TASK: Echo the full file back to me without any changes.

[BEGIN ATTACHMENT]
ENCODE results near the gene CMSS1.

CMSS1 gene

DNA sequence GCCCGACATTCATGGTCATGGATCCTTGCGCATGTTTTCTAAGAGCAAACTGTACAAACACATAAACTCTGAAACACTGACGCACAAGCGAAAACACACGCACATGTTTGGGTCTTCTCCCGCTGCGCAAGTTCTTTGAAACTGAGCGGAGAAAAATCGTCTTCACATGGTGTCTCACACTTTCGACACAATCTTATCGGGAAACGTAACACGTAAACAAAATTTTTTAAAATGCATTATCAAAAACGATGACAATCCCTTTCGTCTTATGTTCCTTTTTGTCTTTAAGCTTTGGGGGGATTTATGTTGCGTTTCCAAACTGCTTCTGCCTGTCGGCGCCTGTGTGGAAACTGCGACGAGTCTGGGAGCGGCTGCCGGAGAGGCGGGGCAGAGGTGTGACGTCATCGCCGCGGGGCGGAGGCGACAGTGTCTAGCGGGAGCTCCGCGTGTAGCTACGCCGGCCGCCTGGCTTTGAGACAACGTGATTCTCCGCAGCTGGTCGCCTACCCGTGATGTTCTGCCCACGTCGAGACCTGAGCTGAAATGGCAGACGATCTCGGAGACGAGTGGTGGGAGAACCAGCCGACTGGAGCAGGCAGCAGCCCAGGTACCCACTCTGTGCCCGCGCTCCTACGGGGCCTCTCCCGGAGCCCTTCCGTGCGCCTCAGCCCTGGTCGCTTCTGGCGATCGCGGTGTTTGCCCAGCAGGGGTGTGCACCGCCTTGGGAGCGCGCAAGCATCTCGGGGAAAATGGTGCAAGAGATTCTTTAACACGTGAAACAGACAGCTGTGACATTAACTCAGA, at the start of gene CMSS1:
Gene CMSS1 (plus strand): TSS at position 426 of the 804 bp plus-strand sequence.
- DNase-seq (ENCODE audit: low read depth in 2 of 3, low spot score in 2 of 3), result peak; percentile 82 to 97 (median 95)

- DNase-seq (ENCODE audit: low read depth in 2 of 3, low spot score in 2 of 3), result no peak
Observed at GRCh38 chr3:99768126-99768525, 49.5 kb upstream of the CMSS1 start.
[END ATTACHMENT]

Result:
ENCODE results near the gene CMSS1.

CMSS1 gene

DNA sequence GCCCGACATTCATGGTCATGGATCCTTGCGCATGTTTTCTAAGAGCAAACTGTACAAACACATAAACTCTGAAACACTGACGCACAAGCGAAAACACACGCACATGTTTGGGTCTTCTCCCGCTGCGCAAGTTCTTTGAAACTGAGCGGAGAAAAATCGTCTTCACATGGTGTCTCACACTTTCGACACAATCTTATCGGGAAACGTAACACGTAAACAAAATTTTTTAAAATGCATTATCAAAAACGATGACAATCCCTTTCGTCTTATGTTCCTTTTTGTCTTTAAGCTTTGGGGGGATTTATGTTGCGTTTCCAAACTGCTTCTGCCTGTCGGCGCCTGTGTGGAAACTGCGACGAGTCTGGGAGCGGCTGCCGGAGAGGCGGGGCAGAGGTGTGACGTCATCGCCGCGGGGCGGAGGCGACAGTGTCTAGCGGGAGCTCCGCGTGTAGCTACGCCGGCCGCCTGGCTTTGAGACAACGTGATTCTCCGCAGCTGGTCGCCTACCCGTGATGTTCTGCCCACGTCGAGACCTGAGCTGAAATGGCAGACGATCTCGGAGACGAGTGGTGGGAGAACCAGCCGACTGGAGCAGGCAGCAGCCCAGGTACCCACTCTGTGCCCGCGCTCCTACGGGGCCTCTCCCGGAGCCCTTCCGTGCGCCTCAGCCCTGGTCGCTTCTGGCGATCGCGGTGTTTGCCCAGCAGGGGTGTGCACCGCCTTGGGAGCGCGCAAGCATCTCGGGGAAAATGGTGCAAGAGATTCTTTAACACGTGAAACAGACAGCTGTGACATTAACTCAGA, at the start of gene CMSS1:
Gene CMSS1 (plus strand): TSS at position 426 of the 804 bp plus-strand sequence.
- DNase-seq (ENCODE audit: low read depth in 2 of 3, low spot score in 2 of 3), result peak; percentile 82 to 97 (median 95)

- DNase-seq (ENCODE audit: low read depth in 2 of 3, low spot score in 2 of 3), result no peak
Observed at GRCh38 chr3:99768126-99768525, 49.5 kb upstream of the CMSS1 start.